Don’t look now but Republican leaders may be set to prove once more why many of them need to be replaced with pro-America, constitutional Trump supporters come their next election.
Following the Sunday shootings at the First Baptist Church in Sutherland Springs, Texas, in which a court-martialed ex-Air Force member was allowed to buy guns in violation of the law because his service branch failed to alert the FBI to his conviction (as required), top Republicans have signaled they may be prepared to have a new gun control discussion with firearms-banning Democrats.
As reported by the Washington Times, GOP leaders hinted there may be some room for limited debate regarding gun control — though they pledged that it would be confined to ensuring that the nation’s background check system works.
Sen. John Cornyn of Texas, the second-ranking Republican in the Senate, said he’ll begin drafting a bill that would remind government agencies of their duty to provide information to the background check system, and would offer incentives to try to earn more cooperation from states as well.
The suspect in Sunday’s shooting had a number of red flags, including a bad conduct discharge from the Air Force after serving time on domestic violence charges, that should have denied him access to the firearm he used.
“I believe there is an opportunity for us to work here on a bipartisan basis,” Cornyn said, asking Democrats to join in the debate.
The invitation is a huge red flag for Republicans and Trump-supporting conservatives given that it’s a first from the GOP. In recent years after various mass shootings, congressional Republicans have always said that the problem regarding gun violence isn’t that there aren’t enough laws on the books, it’s that existing statutes are not being properly or effectively enforced.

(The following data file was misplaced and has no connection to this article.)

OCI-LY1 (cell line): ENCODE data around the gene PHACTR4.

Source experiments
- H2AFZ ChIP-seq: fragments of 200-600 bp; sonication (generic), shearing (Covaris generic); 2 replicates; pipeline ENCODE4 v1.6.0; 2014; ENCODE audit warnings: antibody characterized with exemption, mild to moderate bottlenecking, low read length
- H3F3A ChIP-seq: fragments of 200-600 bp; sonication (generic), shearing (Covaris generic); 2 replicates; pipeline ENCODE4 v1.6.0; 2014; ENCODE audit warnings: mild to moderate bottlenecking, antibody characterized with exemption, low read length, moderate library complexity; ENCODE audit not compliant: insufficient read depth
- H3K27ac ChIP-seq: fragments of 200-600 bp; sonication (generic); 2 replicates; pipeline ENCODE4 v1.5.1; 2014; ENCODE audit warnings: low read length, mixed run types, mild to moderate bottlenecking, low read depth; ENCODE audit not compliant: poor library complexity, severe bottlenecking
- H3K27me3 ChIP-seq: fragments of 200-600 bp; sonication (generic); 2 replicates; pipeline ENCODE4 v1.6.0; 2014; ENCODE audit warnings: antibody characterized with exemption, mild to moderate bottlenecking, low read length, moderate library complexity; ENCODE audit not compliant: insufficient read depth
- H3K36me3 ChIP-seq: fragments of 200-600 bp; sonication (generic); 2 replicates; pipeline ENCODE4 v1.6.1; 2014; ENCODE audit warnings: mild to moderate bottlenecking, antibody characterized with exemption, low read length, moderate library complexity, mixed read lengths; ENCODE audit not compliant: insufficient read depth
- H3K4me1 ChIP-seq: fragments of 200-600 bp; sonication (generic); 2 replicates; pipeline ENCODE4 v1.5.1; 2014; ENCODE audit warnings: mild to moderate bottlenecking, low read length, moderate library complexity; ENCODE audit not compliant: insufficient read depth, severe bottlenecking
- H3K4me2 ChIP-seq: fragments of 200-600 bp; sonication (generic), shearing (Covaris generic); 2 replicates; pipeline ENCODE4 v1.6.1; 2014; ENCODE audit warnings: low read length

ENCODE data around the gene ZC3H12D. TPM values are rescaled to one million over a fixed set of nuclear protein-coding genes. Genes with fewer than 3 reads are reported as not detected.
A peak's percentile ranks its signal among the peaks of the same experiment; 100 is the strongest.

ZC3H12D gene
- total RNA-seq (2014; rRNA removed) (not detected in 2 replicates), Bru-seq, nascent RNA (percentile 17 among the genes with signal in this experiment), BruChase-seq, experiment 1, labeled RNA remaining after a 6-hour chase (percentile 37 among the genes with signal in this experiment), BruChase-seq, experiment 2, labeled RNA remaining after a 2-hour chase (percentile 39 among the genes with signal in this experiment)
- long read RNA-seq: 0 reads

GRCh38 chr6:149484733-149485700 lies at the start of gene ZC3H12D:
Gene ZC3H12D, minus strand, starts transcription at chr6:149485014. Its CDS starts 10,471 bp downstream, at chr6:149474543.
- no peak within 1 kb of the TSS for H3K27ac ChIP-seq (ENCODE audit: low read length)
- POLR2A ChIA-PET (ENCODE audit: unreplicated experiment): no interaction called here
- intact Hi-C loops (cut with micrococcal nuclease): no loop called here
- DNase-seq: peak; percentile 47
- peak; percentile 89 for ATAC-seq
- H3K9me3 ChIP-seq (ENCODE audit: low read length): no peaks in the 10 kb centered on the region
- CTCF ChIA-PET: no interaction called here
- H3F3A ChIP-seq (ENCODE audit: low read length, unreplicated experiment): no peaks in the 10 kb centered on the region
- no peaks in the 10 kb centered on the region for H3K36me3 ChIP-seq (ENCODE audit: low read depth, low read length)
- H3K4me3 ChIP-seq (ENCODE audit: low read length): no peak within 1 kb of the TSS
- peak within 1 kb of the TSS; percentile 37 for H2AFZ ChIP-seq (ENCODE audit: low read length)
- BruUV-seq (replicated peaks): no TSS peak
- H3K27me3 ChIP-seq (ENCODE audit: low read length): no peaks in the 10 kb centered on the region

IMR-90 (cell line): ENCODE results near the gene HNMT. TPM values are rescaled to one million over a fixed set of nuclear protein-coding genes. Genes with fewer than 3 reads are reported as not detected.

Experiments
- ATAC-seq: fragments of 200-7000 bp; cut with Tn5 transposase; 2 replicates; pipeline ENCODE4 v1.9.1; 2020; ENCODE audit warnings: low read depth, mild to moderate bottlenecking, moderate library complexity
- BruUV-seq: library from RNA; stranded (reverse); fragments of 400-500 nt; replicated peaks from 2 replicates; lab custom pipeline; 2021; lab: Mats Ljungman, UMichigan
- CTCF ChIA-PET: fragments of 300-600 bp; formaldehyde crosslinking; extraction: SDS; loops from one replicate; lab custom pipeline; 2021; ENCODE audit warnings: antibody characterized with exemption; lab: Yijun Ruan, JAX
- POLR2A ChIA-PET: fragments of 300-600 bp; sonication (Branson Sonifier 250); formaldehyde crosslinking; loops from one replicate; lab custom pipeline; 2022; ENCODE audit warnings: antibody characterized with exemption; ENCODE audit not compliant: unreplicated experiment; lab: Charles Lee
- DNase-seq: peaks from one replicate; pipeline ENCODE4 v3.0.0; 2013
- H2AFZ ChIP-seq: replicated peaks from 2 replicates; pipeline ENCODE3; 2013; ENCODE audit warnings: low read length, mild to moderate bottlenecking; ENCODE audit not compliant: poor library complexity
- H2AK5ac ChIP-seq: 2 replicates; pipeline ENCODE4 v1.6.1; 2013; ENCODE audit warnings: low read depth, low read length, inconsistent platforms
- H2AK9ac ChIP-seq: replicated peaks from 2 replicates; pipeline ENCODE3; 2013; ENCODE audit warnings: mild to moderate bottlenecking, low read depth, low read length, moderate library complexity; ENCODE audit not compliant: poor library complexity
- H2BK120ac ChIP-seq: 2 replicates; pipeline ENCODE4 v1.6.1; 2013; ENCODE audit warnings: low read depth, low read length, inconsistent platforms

Which is precisely what happened in the case of former Airman Devin Kelley, who bought several guns between 2014 and this year, none of which he should have legally been able to obtain.
Also, the Times noted, past gun control debates have usually spun into much wider ones involving far wider gun legislation because Democrats aren’t interested in upholding the Second Amendment under virtually any circumstance.
That said, Cornyn believes there is common ground on background checks. “This seems to be an area where there is bipartisan support,” he said.
That’s not true. On Tuesday, Rep. Ted Lieu, D-Calif., a Left-wing extremist on gun issues, walked out of the House chamber during a moment of silence for the Texas shooting victims because he doesn’t believe America has enough gun control or, specifically, wider background checks. (Related: Texas church shooter was stopped by armed citizen with rifle.)
In a video he posted to Facebook, The National Sentinel reported, Lieu defended his incredibly classless act.
“My colleagues right now are doing a moment of silence in the House of Representatives chambers. I respect their right to do that, and I myself have participated in many of them, but I can’t do this again,” he said. “I’ve been to too many moments of silences. In just my short career in Congress, three of the worst mass shootings in U.S. history have occurred. I will not be silent. What we need is we need action, we need to pass gun safety legislation now.”
Of course, he did not define what he meant by “gun safety legislation,” and he didn’t bother to mention the fact that the reason why Kelley was able to buy his guns was because yet another government bureaucracy, in this case the Air Force, failed to comply with existing gun safety legislation.
The Democrats don’t want anything less than total gun bans and severe restrictions on all remaining firearms. That some Republican leaders believe anything different is a sick joke.
J. D. Heyes is the editor-in-chief of The National Sentinel and a longtime correspondent for Newstarget.